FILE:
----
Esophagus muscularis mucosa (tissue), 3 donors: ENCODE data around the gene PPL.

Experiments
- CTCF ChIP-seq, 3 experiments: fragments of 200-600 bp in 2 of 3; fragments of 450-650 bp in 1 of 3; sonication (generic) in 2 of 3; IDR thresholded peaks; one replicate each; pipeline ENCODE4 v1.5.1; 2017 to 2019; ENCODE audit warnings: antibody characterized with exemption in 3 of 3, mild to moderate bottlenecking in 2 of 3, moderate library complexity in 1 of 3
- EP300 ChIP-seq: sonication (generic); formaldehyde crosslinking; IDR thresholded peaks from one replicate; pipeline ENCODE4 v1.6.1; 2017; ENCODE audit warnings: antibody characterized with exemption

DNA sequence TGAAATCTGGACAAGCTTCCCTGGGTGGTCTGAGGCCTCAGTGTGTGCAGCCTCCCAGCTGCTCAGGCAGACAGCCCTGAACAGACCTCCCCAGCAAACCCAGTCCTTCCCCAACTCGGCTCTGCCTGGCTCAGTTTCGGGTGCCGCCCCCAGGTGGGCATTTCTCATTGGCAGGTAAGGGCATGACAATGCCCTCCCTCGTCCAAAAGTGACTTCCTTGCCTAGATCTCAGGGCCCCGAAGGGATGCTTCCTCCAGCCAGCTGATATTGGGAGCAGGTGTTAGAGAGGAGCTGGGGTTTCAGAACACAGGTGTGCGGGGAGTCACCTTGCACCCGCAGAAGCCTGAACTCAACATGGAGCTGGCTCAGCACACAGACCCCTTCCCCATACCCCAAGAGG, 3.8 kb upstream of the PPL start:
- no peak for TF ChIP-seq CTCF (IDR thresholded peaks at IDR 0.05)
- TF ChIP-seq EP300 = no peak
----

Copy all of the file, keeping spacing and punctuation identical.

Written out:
Esophagus muscularis mucosa (tissue), 3 donors: ENCODE data around the gene PPL.

Experiments
- CTCF ChIP-seq, 3 experiments: fragments of 200-600 bp in 2 of 3; fragments of 450-650 bp in 1 of 3; sonication (generic) in 2 of 3; IDR thresholded peaks; one replicate each; pipeline ENCODE4 v1.5.1; 2017 to 2019; ENCODE audit warnings: antibody characterized with exemption in 3 of 3, mild to moderate bottlenecking in 2 of 3, moderate library complexity in 1 of 3
- EP300 ChIP-seq: sonication (generic); formaldehyde crosslinking; IDR thresholded peaks from one replicate; pipeline ENCODE4 v1.6.1; 2017; ENCODE audit warnings: antibody characterized with exemption

DNA sequence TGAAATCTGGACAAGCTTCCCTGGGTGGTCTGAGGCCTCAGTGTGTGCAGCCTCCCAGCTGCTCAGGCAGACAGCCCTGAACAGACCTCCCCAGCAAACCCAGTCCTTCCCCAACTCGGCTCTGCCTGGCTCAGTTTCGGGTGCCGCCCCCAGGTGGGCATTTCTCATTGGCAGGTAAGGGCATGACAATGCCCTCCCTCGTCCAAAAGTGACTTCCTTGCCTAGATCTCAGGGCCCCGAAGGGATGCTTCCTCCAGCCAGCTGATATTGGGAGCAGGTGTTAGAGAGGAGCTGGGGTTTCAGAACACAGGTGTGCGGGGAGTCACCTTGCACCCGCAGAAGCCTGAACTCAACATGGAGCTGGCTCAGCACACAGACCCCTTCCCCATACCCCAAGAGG, 3.8 kb upstream of the PPL start:
- no peak for TF ChIP-seq CTCF (IDR thresholded peaks at IDR 0.05)
- TF ChIP-seq EP300 = no peak